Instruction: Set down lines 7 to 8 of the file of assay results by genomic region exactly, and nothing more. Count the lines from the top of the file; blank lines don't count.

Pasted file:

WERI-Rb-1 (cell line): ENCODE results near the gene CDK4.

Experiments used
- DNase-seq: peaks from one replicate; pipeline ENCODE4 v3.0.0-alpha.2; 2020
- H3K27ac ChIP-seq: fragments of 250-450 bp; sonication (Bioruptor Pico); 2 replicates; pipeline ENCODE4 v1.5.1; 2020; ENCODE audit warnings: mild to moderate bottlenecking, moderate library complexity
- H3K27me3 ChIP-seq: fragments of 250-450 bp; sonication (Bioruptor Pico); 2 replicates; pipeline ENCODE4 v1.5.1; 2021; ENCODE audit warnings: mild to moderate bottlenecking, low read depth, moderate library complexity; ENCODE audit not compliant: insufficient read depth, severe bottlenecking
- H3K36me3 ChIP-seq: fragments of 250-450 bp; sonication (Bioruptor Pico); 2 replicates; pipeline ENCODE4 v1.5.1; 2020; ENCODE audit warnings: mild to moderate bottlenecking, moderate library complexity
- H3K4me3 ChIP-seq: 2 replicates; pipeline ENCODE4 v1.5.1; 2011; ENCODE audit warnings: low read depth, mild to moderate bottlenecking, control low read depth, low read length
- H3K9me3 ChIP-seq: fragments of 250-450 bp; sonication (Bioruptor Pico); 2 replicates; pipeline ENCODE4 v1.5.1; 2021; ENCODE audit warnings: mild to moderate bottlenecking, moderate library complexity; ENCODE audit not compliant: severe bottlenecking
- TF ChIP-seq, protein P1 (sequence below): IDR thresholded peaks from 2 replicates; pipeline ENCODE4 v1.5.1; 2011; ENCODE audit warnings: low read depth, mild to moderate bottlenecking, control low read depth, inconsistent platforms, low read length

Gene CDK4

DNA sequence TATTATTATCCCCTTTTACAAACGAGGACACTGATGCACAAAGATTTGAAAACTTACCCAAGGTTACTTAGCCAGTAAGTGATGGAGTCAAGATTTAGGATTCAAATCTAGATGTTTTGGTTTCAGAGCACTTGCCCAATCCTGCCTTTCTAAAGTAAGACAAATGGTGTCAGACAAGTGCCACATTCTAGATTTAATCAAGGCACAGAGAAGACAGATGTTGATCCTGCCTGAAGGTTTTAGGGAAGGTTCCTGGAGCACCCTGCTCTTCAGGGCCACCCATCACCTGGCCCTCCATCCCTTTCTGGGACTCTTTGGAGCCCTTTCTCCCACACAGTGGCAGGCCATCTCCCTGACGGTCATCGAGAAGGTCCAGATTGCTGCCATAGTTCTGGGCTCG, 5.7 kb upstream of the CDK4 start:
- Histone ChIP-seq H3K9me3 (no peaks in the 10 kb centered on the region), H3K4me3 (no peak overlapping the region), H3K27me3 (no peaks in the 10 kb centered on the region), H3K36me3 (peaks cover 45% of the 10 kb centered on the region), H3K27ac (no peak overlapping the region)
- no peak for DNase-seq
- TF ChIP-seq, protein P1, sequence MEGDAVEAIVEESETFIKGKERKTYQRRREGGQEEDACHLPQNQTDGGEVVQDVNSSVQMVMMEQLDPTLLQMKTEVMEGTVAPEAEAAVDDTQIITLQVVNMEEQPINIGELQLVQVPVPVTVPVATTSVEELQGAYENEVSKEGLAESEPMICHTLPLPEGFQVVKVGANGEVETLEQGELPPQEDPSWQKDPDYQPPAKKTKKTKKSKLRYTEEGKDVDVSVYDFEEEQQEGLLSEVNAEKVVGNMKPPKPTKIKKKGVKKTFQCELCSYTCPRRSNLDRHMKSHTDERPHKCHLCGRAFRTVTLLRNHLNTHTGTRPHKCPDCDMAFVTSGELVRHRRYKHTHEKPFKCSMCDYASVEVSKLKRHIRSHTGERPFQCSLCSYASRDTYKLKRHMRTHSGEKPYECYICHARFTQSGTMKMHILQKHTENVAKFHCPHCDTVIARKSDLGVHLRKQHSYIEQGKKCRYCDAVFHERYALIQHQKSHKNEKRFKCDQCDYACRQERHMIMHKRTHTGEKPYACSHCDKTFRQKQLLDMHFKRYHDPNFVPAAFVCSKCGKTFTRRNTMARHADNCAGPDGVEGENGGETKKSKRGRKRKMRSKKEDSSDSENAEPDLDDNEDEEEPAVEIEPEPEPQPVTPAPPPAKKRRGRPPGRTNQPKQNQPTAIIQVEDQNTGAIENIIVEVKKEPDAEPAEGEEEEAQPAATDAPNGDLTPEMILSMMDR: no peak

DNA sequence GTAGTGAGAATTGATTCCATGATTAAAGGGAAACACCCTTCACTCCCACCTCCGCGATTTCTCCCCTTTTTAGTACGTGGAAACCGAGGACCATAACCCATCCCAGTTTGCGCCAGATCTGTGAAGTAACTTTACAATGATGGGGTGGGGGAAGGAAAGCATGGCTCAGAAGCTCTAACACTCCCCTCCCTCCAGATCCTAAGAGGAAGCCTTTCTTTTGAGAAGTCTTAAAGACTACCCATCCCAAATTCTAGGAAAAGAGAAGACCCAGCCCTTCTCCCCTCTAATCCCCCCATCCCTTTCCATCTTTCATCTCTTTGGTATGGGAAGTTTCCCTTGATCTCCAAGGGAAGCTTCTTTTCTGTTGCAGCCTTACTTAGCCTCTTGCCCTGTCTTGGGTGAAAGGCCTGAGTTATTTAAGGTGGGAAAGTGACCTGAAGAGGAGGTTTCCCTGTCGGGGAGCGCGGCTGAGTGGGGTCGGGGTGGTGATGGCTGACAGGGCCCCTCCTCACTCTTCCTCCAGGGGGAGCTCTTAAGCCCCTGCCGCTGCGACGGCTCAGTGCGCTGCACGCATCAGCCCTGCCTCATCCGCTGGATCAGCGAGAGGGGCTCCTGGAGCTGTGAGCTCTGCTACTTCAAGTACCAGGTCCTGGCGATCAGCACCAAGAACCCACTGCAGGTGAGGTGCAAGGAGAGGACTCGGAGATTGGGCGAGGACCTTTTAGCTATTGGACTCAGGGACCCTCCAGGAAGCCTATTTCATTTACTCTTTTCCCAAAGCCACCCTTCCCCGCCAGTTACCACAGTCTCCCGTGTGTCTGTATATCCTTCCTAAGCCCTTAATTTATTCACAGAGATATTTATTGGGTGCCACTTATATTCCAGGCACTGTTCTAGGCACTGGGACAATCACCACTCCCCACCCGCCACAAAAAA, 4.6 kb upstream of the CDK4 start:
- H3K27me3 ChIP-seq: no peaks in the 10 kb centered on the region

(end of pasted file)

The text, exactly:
- H3K4me3 ChIP-seq: 2 replicates; pipeline ENCODE4 v1.5.1; 2011; ENCODE audit warnings: low read depth, mild to moderate bottlenecking, control low read depth, low read length
- H3K9me3 ChIP-seq: fragments of 250-450 bp; sonication (Bioruptor Pico); 2 replicates; pipeline ENCODE4 v1.5.1; 2021; ENCODE audit warnings: mild to moderate bottlenecking, moderate library complexity; ENCODE audit not compliant: severe bottlenecking